With the default value, when 5% of the map tasks have completed, then reduce tasks will start to copy and shuffle intermediate output; however the actual reduce won’t start until the mappers are all completed, so a low value tends to occupy reducer slots. Using higher values decreases the overlap between mappers and reduces and allows reducers to wait less before starting.
Default value: 5% (0.05)
Recommended value: 80% (0.80) or higher
Even with the few settings listed above, determining optimal values and setting them on each analytics node takes time and effort.
DSE 3.1 and later now provides some help with that task by inspecting your system and setting auto-tuned default values for the following configuration settings:
These settings are written to dse-mapred-default.xml and can be overridden by values set in mapred-site.xml.
Let’s take a look at each of these configuration settings and how auto-tuning arrives at default values.
mapred.tasktracker.map.tasks.maximum and mapred.tasktracker.reduce.tasks.maximum
These are the maximum number of map/reduce tasks permitted to execute simultaneously per node.
If your map/reduce tasks are not CPU intensive, try setting this value equal to the number of cores on each node as long as there is sufficient memory in the system to support the total number of map and reduce tasks together with memory needed for the O/S and Cassandra.
Recommended value: #CPU cores-1
Auto-tuned value: #CPU cores-1, as long as there is enough memory to support them.
This parameter is used to pass any Java options to the map/reduce child processes, and we will use this to set the maximum Java heap size for each map/reduce task. The amount of memory use as an I/O buffer (io.sort.mb below) is closely related to this setting as that buffer is contained the map/reduce task java heap area.
The default size of 256Mb can be too small for many map/reduce tasks and can lead to java OutOfMemoryErrors. You want to increase this value to avoid OOM errors and provide additional memory for I/O operations (see io.sort.mb) but at the same time stay within the constraints of the total available system memory. If the value is too small you risk OutOfMemeoryErrors in your map/reduce tasks and/or excessive intermediate disk spills. A value that is too large wastes memory resources and limits the total number of map/reduce tasks that can be supported concurrently.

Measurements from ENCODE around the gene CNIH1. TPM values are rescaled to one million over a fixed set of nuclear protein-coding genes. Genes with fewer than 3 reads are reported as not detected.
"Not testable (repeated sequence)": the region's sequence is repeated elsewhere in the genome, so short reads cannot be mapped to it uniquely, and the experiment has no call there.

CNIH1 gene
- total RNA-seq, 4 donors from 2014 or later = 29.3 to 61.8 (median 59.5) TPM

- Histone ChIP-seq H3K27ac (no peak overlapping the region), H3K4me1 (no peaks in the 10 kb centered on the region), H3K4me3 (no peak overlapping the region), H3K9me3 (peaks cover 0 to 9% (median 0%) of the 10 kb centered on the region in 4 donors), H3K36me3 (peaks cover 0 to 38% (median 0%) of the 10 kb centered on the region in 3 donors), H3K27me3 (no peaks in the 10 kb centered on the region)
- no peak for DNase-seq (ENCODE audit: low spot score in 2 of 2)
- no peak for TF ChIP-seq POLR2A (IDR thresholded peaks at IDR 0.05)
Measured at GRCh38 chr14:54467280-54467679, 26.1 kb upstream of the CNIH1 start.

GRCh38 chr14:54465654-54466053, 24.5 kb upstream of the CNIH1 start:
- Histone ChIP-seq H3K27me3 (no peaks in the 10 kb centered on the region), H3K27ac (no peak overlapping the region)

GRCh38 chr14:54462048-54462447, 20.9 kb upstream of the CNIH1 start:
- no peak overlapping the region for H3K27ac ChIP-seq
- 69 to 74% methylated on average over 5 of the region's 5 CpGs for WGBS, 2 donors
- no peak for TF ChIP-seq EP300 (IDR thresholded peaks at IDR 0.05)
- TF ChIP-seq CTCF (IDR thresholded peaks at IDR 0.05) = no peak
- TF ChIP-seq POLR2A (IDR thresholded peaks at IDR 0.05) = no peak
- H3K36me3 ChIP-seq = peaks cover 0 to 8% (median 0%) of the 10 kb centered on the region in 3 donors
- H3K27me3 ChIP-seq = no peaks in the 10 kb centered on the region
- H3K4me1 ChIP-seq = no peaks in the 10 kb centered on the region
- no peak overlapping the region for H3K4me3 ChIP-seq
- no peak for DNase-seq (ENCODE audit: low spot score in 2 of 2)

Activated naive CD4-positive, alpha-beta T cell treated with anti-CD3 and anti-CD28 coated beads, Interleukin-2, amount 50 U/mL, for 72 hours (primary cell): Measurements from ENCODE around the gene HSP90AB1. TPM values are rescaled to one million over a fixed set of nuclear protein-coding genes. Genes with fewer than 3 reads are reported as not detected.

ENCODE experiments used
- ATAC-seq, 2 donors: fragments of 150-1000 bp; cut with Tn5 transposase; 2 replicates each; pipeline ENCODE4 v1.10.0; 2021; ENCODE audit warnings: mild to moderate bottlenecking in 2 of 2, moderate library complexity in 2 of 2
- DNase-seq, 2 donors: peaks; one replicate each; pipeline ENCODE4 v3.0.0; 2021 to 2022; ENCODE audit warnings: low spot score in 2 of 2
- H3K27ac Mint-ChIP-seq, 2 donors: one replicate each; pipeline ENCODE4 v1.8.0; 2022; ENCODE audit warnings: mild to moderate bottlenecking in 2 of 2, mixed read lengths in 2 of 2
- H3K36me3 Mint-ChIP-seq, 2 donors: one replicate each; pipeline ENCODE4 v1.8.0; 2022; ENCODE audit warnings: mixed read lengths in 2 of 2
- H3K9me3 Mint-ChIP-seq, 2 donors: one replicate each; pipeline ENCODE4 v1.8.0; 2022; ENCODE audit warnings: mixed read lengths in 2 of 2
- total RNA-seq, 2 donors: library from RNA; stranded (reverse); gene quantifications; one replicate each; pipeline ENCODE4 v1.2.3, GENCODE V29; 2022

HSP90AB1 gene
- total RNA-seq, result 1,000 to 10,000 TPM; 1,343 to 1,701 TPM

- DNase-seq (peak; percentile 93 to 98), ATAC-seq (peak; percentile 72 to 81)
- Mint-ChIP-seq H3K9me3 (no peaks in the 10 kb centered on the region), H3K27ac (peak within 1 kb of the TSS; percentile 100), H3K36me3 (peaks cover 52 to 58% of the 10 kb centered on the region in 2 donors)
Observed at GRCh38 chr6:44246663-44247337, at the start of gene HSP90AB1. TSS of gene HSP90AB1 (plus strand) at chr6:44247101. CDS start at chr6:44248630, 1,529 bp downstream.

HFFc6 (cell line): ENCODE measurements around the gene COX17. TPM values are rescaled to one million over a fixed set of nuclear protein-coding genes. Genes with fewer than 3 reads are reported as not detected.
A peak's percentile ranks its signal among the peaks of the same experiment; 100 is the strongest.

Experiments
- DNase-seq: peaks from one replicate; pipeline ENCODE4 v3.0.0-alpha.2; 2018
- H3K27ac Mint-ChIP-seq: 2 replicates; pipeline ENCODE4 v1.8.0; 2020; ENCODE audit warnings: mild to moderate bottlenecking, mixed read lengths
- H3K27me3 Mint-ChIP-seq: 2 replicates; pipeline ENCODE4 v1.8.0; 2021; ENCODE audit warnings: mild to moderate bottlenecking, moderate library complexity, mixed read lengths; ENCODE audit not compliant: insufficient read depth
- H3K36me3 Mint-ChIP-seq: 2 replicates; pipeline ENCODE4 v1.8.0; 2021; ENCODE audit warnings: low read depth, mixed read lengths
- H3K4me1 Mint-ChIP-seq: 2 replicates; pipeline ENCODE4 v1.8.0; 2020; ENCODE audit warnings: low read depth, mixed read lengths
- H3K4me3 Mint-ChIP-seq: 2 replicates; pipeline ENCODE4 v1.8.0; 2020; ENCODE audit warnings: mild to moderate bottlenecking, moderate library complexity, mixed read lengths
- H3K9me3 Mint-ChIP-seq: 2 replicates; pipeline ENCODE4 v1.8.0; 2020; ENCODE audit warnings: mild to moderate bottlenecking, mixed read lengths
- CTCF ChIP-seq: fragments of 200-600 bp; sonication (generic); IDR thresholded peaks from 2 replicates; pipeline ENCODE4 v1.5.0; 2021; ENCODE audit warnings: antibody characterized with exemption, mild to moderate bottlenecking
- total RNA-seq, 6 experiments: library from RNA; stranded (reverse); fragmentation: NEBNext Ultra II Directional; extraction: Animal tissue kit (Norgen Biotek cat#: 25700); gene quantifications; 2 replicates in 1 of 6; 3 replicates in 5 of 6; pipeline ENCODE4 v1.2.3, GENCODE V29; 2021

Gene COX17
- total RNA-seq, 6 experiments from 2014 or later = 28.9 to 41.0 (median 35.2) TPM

The auto-tuning default value is determined by estimating the amount of memory available for hadoop and then dividing that value by the total number of map/reduce tasks (mapred.tasktracker.map.tasks.maximum + mapred.tasktracker.reduce.tasks.maximum). The amount of memory available for hadoop map/reduce tasks is:
Hadoop Memory = System Memory - Cassandra Memory - 128Mb JVM overhead - 256Mb O/S overhead
Default: 256Mb (-Xmx256m)
Recommend value: 512Mb or 1024MB (-Xmx512m or -Xmx1024m) depending on the amount of available system memory.
Auto-tuned value: Max(256Mb, Hadoop Memory / (max#MapTasks + max#ReduceTasks), where Hadoop Memory is as defined above.
This sets the size of memory buffer used during sort operations. This buffer is contained within the map/reduce task’s JVM heap as defined above in mapred.child.java.opts. If this buffer size is too small for the amount of input data, it can lead to intermediate spills to disk and which will later need to be read and merged. Increasing this value will reduce or eliminate the number of intermediate spills going to disk and reduce the overall I/O load on your system.
Default value: 100 Mb
Recommended value: Use 1/4 to 1/2 of the map/reduce task Java heap size setting (in mapred.child.java.opts).
Auto-tuned value: 1/2 of the map/reduce Java heap size
This value sets the number of input files that are merged at once by map/reduce tasks. The higher this value is set means the fewer the number of passes needed to merge the map spills and therefore less disk I/O.
Values up to 100 are commonly recommended for larger data sets; however, since data from all files being merged at once go into the same memory buffer sized by io.sort.mb, increasing io.sort.factor alone will decrease the chunk size (io.sort.mb / io.sort.factor) read from each file. As the chunk size becomes smaller more I/O requests are need to read the data, so try to keep the chunk size around 10Mb (this does not apply to SSD’s).
Default value: 10
Recommended value: io.sort.mb / 10
Auto-tuned value: io.sort.mb / 10